Posted By Jeremy Poulson

Posted on28th February 2016

By Jeremy Poulson, First Team Sports Scientist, Sheffield Wednesday Football Club

In my role, I work with elite athletes to develop their fitness to ensure they’re in peak condition for every game. This involves training throughout the season, as well as creating off-season and pre-season programmes.

Although the current season is now in full swing, it’s my job to be looking ahead and planning the player’s schedules well in advance so that they’re always fully prepared.

For example, the next block of training I’m planning will be pre-season activity to start in July. Although pre-season training has a reputation for being the hardest type a player will do, it is actually the easiest for a non-athlete to replicate.

The players will have often had a six week summer break, so we’ll be building up from lower levels of fitness and setting goals for improving strength and losing weight – something a lot of people can relate to.

Assuming the players have followed their off-season programmes, they tend to come back to pre-season training with a base fitness and about 12-13% body fat on average. It’s my job to then help them reduce this to around 8-9%.

The first area we’ll work on is the player’s aerobic fitness. To build this up we go through a combination of regular football drills and practices. The days of just conditioning and running long distances have gone. Now the drills need to be more specific to the movements associated within the game.

When it comes to elite player development and optimisation, I’ll be considering a number of factors for this part of the training. For example, I’ll be looking at the average distance they run in a game, the average intensity of the workout, their maximum oxygen uptake, and ensuring they can reach maximal aerobic power and capacity.

Whilst non-athletes don’t need to worry about these technical details, the training work-outs we do can be easily replicated and will provide a solid base for anyone wanting to improve their fitness. The training usually consists of small-sided games, and short bursts of running with mixed speeds. Getting involved in a team sport once or twice a week is an ideal way to replicate this part of the training.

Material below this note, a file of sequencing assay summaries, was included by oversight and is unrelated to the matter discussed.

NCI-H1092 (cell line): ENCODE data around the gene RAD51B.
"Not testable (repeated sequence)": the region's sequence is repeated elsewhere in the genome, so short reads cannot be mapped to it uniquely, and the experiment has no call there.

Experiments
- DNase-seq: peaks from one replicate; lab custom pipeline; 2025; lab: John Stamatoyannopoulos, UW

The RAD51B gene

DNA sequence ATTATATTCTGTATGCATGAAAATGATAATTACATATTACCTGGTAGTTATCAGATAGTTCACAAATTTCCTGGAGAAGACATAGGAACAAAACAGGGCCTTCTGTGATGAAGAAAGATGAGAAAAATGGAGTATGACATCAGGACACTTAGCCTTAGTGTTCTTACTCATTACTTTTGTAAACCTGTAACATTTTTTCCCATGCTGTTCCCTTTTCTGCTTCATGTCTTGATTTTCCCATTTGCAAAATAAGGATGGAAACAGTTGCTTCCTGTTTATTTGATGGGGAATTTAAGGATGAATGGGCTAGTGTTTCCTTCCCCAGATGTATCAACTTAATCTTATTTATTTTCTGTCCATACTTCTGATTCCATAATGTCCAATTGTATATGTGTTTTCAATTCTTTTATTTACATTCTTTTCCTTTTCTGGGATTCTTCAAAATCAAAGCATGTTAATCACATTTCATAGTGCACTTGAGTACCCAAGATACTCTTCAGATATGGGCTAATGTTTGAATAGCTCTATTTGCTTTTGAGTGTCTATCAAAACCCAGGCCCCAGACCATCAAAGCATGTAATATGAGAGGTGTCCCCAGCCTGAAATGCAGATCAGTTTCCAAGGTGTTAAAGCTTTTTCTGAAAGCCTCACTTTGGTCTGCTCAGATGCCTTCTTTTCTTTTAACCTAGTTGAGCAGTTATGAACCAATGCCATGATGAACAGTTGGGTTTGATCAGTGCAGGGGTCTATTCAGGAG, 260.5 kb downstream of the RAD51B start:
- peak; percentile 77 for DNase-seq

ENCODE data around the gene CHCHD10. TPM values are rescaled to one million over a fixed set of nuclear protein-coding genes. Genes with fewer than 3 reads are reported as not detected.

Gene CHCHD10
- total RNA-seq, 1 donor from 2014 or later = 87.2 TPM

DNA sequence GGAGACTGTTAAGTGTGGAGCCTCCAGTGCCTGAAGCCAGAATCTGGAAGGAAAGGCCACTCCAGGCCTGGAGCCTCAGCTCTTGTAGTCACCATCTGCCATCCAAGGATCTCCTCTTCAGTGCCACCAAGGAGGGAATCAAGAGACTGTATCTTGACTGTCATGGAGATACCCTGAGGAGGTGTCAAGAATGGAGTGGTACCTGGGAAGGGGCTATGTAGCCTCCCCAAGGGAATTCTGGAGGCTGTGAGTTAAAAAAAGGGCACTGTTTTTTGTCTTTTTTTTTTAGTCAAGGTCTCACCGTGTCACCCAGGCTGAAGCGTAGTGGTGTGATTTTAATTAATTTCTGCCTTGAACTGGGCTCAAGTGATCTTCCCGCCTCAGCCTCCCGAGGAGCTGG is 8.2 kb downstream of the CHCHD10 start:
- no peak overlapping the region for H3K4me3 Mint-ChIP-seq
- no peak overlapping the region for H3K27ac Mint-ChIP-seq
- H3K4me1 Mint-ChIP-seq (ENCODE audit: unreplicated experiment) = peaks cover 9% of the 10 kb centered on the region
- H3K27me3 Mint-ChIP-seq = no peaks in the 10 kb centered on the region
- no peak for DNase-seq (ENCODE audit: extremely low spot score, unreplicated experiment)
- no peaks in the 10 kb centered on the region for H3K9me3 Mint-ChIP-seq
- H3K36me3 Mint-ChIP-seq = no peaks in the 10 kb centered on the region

Building the players core strength is important as well, and just like aerobic training this is something everyone should include in their workouts. For players, we tend to incorporate this into the injury prevention and gym sessions. However, for non-athletes, I’d recommend repeating regular, simple strengthening exercises. Things like squats, bodyweight dips, and lifting weights are ideal.

Another technique we use during pre-season is training the body in hot, high altitude conditions, which places more of a demand on the body and creates an adaptation as a result. For this we use altitude chambers, hypoxic machines and masks whilst training, however, I’d only recommend this type of activity for elite athletes trying to optimise performance.

The first few weeks can be daunting, but once you’ve got through the initial stages, the routine becomes easier to follow. My main piece of advice would be to set realistic, achievable goals and go from there. Our players didn’t get to their level of fitness overnight.

Jeremy Poulson is the First Team Sports Scientist who joined Sheffield Wednesday Football Club in 2015, having previously worked at Birmingham City FC. He worked for two years as an intern with the Birmingham City FC First Team, while studying his BSc Sport and Exercise Science degree at Loughborough University, before taking a permanent role with their Under 18’s. Jeremy is currently studying at London’s St Mary’s University, undertaking an MSc Strength and Conditioning degree.

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